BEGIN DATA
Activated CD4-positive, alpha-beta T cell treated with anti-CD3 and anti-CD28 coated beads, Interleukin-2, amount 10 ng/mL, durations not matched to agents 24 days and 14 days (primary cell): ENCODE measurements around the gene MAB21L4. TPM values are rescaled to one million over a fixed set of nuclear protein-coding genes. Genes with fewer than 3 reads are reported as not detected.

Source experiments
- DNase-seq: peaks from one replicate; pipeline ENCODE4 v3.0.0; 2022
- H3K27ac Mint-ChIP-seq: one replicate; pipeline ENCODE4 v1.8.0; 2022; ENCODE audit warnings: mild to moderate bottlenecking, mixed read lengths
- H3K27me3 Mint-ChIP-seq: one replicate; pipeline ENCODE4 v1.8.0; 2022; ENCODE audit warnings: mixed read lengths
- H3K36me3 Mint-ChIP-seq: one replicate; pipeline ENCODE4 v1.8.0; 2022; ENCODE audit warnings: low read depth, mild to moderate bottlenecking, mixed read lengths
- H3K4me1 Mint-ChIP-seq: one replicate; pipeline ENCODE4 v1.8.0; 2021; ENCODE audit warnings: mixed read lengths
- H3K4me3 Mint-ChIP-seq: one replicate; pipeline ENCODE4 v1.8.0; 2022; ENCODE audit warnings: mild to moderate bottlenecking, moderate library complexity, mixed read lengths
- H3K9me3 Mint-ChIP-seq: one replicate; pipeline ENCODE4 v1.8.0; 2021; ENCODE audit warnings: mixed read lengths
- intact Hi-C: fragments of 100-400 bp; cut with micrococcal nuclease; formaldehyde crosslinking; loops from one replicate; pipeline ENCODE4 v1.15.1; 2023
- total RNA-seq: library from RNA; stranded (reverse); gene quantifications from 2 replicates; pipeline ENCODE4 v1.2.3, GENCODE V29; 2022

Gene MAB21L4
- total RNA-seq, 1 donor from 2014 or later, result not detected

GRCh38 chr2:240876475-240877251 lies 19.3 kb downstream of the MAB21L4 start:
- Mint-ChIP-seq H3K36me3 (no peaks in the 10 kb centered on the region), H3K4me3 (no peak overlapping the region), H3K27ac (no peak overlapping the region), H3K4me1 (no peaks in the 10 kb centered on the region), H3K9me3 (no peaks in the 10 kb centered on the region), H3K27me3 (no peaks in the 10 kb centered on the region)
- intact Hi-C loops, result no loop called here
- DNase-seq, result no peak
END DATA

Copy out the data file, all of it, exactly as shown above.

Activated CD4-positive, alpha-beta T cell treated with anti-CD3 and anti-CD28 coated beads, Interleukin-2, amount 10 ng/mL, durations not matched to agents 24 days and 14 days (primary cell): ENCODE measurements around the gene MAB21L4. TPM values are rescaled to one million over a fixed set of nuclear protein-coding genes. Genes with fewer than 3 reads are reported as not detected.

Source experiments
- DNase-seq: peaks from one replicate; pipeline ENCODE4 v3.0.0; 2022
- H3K27ac Mint-ChIP-seq: one replicate; pipeline ENCODE4 v1.8.0; 2022; ENCODE audit warnings: mild to moderate bottlenecking, mixed read lengths
- H3K27me3 Mint-ChIP-seq: one replicate; pipeline ENCODE4 v1.8.0; 2022; ENCODE audit warnings: mixed read lengths
- H3K36me3 Mint-ChIP-seq: one replicate; pipeline ENCODE4 v1.8.0; 2022; ENCODE audit warnings: low read depth, mild to moderate bottlenecking, mixed read lengths
- H3K4me1 Mint-ChIP-seq: one replicate; pipeline ENCODE4 v1.8.0; 2021; ENCODE audit warnings: mixed read lengths
- H3K4me3 Mint-ChIP-seq: one replicate; pipeline ENCODE4 v1.8.0; 2022; ENCODE audit warnings: mild to moderate bottlenecking, moderate library complexity, mixed read lengths
- H3K9me3 Mint-ChIP-seq: one replicate; pipeline ENCODE4 v1.8.0; 2021; ENCODE audit warnings: mixed read lengths
- intact Hi-C: fragments of 100-400 bp; cut with micrococcal nuclease; formaldehyde crosslinking; loops from one replicate; pipeline ENCODE4 v1.15.1; 2023
- total RNA-seq: library from RNA; stranded (reverse); gene quantifications from 2 replicates; pipeline ENCODE4 v1.2.3, GENCODE V29; 2022

Gene MAB21L4
- total RNA-seq, 1 donor from 2014 or later, result not detected

GRCh38 chr2:240876475-240877251 lies 19.3 kb downstream of the MAB21L4 start:
- Mint-ChIP-seq H3K36me3 (no peaks in the 10 kb centered on the region), H3K4me3 (no peak overlapping the region), H3K27ac (no peak overlapping the region), H3K4me1 (no peaks in the 10 kb centered on the region), H3K9me3 (no peaks in the 10 kb centered on the region), H3K27me3 (no peaks in the 10 kb centered on the region)
- intact Hi-C loops, result no loop called here
- DNase-seq, result no peak